Writers often struggle with fiscal matters. After all, few things are less creative or elegant than a calculator or a checking account. Even so, it doesn’t change the fact that a successful freelance career is dependent on sound finances.
Here are five simple ways that you can care for your freelance finances without getting too distracted from your writing work in the process.
Separate Personal and Business Fiscal Matters
As a freelancer, it’s easy to blur the lines between personal and professional finances. However, if you want to be financially safe, you have to resist getting lax in this area. Strive to keep these activities separate by:
- Opening up separate bank accounts for work and personal life.
- Having all work payments go into your bank account first.
- Paying taxes from the correct account, depending on if you’re paying personal or business taxes.
- If you’re making a personal purchase, avoiding using your business card.
You get the idea.
Track What You Make and What You’re Paid
A lot of thought goes into what writing is worth. Should you accept low pay? Should you hold out for larger contracts? At a certain point, though, you’re going to compose something — and then you’re going to get paid for it.
When that happens, you should do two things:
- First, meticulously track the work that you’ve done: Every time you write something, use a spreadsheet or some other document to keep track of the money that you’re owed. Otherwise, it’s easy to forget. When that happens, things can quickly fall through the cracks.
- Second, track what you’ve been paid: This has two benefits. First, it helps you understand when you haven’t been paid yet. More importantly, though, it also helps you see how much money you currently have available to pay yourself.
Some clients pay within a day, others can take a month or two. By tracking what you’re owed and what you’ve been paid separately you can maintain a better handle on your finances at all times.
If you want to protect your financial state, you have to ensure that you aren’t living beyond your means. The tricky thing about that is that, as a freelancer, you may not have a clear idea of how much money you’re actually making — and that’s okay. In fact, that’s normal.
Nevertheless, there is a way that you can bring some stability to your erratic income: by underpaying yourself.
If you’re projecting your annual income to be $50,000, you should be able to pay yourself $4,166 a month (before taxes). However, what you don’t know is if you’re going to hit a point where you lose a client and your pay dips for a few weeks or a month or two. To be safe, pay yourself something like $3,500 per month instead. This will naturally allow a buffer of cash to accumulate in your business account, which can help you through any low points in the future.
Stay Above Board with Your Financials
Freelancing is hardly the time to start asking for cash under the table so that you can add it to your envelope system. Instead, set up a clear financial structure for yourself that takes care of everything in a trackable and honest manner. A few tips to do so include:
- Use secure banking options: Personal data safety isn’t just something to think about with your writing. It’s also important to consider it with your finances. Open up a business account with a reputable bank, make sure you have solid mobile device security before using a banking app on your phone, and so on.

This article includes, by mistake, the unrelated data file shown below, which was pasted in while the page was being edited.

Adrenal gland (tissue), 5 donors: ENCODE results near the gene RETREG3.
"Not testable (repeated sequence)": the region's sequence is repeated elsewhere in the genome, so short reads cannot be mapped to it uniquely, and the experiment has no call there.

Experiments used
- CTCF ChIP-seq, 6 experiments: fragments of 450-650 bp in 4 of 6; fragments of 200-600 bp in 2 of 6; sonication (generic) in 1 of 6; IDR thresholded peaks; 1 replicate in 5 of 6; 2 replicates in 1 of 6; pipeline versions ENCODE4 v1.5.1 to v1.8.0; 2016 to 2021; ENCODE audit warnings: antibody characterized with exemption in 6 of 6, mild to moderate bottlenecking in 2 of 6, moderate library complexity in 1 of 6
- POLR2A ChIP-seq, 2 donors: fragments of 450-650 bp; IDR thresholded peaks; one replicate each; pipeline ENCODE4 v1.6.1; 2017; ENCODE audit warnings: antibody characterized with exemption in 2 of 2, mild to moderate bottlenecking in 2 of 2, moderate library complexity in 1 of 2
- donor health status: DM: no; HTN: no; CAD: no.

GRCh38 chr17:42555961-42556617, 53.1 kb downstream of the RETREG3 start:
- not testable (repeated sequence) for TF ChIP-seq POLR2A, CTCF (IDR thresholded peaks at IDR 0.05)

- Set aside and pay your taxes: This isn’t just a good idea, it’s critical to financial stability. You don’t want to be surprised by a huge tax bill each April. Set aside roughly 25-30% of your income and then make your quarterly estimated tax payments on time.
- Use professional help: Even if you’re handling your finances well, you may want to consider professional accounting help when tax time rolls around. The extra cost is well worth the fact that you can rest at peace knowing your legal financial obligations have been taken care of correctly.
It can be challenging to make an extra effort to stay above board with your freelance income. You’re already busy running your own business, getting new work, and writing existing content for clients. However, if you want to protect your finances, you have to find the time to cover things like secure banking and taxes.
Stick to a Regularly Updated Budget
Finally, if you want to maintain control of your freelance finances, you have to follow that age-old advice to keep a budget. Budgets provide a sense of structure to your financial state. They help you identify if your income and expenses are balanced and can help you budget and save up for big items like furniture or a car.
Once you have your artificially underpaid paycheck in hand, create a budget that reflects all of your income, expenses, savings, and debt.
Creating Financial Stability
Freelance writing is an iconically unstable career — financially speaking. The truth is, though, as a freelance writer, you’re operating with highly diversified streams of income. In other words, you don’t have to live under the fear that you may lose all of your income at once if you lose a client or even two.
While income typically isn’t too much of a concern, the real struggle comes from managing the finances that you earn. So use the above tips to help cultivate a more stable financial footing for your independent business. If you can do things like underpaying yourself and pay your taxes on time, you’ll eventually find yourself in the most secure financial state possible.
Indiana Lee is a writer and journalist from the Pacific Northwest with a passion for covering workplace issues, social justice, environmental protection, and more. In her off time she enjoys hiking with her two dogs. You can follow her on twitter @indianalee3, or reach her at email@example.com